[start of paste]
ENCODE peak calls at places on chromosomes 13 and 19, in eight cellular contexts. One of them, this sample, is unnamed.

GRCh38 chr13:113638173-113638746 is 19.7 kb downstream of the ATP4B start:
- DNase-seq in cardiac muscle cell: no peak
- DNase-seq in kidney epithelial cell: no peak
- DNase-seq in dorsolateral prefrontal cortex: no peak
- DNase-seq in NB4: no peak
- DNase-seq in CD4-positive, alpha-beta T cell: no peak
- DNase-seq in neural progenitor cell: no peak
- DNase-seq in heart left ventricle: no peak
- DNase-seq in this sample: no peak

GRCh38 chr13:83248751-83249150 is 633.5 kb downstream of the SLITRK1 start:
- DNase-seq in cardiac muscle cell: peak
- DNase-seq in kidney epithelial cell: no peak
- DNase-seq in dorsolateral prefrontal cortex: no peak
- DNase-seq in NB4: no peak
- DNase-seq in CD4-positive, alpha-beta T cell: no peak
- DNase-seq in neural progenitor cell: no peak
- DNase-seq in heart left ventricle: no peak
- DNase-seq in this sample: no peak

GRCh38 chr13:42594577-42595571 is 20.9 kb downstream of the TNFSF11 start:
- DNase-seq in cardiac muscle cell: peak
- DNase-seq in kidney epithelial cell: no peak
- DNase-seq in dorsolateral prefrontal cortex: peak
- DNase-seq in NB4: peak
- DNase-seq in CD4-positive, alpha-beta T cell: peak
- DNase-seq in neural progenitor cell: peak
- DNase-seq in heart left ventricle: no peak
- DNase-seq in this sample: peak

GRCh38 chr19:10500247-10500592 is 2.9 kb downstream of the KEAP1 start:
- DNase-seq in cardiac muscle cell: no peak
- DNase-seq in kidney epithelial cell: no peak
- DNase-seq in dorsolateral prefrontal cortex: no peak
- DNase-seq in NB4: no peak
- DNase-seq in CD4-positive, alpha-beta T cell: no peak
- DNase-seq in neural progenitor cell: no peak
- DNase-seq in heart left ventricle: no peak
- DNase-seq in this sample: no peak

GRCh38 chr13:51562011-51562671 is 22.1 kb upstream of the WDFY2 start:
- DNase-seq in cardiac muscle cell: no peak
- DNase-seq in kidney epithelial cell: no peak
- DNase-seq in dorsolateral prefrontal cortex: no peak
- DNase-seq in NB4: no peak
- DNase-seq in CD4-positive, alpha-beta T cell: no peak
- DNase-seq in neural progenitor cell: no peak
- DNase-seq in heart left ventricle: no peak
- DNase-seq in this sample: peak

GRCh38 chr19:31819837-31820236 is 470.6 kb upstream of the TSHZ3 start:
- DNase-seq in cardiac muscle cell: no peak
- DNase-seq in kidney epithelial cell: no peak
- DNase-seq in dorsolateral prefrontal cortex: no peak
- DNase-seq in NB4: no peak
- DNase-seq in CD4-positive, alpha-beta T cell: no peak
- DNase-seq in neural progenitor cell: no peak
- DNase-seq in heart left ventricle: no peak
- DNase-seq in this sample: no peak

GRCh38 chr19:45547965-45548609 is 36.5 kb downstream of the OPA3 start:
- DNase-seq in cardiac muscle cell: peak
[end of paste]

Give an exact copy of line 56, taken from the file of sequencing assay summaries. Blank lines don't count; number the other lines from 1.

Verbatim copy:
GRCh38 chr19:45547965-45548609 is 36.5 kb downstream of the OPA3 start: